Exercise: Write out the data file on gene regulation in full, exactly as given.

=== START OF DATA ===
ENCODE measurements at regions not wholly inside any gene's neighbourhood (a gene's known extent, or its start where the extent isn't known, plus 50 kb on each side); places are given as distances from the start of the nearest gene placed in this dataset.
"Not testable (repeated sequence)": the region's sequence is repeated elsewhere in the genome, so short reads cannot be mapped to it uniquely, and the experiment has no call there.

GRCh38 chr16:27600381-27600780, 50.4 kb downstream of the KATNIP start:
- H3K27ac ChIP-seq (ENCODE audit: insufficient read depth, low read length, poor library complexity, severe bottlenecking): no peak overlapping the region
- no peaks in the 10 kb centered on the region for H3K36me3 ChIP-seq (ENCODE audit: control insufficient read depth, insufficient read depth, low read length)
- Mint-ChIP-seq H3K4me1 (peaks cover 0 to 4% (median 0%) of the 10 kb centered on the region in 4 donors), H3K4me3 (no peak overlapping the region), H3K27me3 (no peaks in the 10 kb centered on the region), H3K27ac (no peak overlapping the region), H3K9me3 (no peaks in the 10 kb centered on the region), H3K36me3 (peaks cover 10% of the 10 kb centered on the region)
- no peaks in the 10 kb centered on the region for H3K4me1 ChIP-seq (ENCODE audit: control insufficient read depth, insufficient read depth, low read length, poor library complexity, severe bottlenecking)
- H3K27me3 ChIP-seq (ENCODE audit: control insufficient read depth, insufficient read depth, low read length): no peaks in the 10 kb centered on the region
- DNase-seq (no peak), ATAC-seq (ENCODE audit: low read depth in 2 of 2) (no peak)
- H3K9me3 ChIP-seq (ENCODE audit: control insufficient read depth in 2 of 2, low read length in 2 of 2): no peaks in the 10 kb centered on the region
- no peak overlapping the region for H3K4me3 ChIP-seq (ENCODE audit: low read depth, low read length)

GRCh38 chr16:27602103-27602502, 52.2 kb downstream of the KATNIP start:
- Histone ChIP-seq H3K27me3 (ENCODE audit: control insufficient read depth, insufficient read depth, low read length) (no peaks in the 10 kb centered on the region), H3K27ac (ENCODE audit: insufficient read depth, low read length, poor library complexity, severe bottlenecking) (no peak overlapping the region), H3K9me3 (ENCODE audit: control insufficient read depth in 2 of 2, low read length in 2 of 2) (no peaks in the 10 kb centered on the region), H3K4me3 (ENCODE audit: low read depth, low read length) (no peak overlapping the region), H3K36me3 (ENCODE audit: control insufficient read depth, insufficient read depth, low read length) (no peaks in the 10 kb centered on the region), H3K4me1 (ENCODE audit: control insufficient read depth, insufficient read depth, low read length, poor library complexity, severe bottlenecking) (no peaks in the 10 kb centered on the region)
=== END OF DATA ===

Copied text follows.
ENCODE measurements at regions not wholly inside any gene's neighbourhood (a gene's known extent, or its start where the extent isn't known, plus 50 kb on each side); places are given as distances from the start of the nearest gene placed in this dataset.
"Not testable (repeated sequence)": the region's sequence is repeated elsewhere in the genome, so short reads cannot be mapped to it uniquely, and the experiment has no call there.

GRCh38 chr16:27600381-27600780, 50.4 kb downstream of the KATNIP start:
- H3K27ac ChIP-seq (ENCODE audit: insufficient read depth, low read length, poor library complexity, severe bottlenecking): no peak overlapping the region
- no peaks in the 10 kb centered on the region for H3K36me3 ChIP-seq (ENCODE audit: control insufficient read depth, insufficient read depth, low read length)
- Mint-ChIP-seq H3K4me1 (peaks cover 0 to 4% (median 0%) of the 10 kb centered on the region in 4 donors), H3K4me3 (no peak overlapping the region), H3K27me3 (no peaks in the 10 kb centered on the region), H3K27ac (no peak overlapping the region), H3K9me3 (no peaks in the 10 kb centered on the region), H3K36me3 (peaks cover 10% of the 10 kb centered on the region)
- no peaks in the 10 kb centered on the region for H3K4me1 ChIP-seq (ENCODE audit: control insufficient read depth, insufficient read depth, low read length, poor library complexity, severe bottlenecking)
- H3K27me3 ChIP-seq (ENCODE audit: control insufficient read depth, insufficient read depth, low read length): no peaks in the 10 kb centered on the region
- DNase-seq (no peak), ATAC-seq (ENCODE audit: low read depth in 2 of 2) (no peak)
- H3K9me3 ChIP-seq (ENCODE audit: control insufficient read depth in 2 of 2, low read length in 2 of 2): no peaks in the 10 kb centered on the region
- no peak overlapping the region for H3K4me3 ChIP-seq (ENCODE audit: low read depth, low read length)

GRCh38 chr16:27602103-27602502, 52.2 kb downstream of the KATNIP start:
- Histone ChIP-seq H3K27me3 (ENCODE audit: control insufficient read depth, insufficient read depth, low read length) (no peaks in the 10 kb centered on the region), H3K27ac (ENCODE audit: insufficient read depth, low read length, poor library complexity, severe bottlenecking) (no peak overlapping the region), H3K9me3 (ENCODE audit: control insufficient read depth in 2 of 2, low read length in 2 of 2) (no peaks in the 10 kb centered on the region), H3K4me3 (ENCODE audit: low read depth, low read length) (no peak overlapping the region), H3K36me3 (ENCODE audit: control insufficient read depth, insufficient read depth, low read length) (no peaks in the 10 kb centered on the region), H3K4me1 (ENCODE audit: control insufficient read depth, insufficient read depth, low read length, poor library complexity, severe bottlenecking) (no peaks in the 10 kb centered on the region)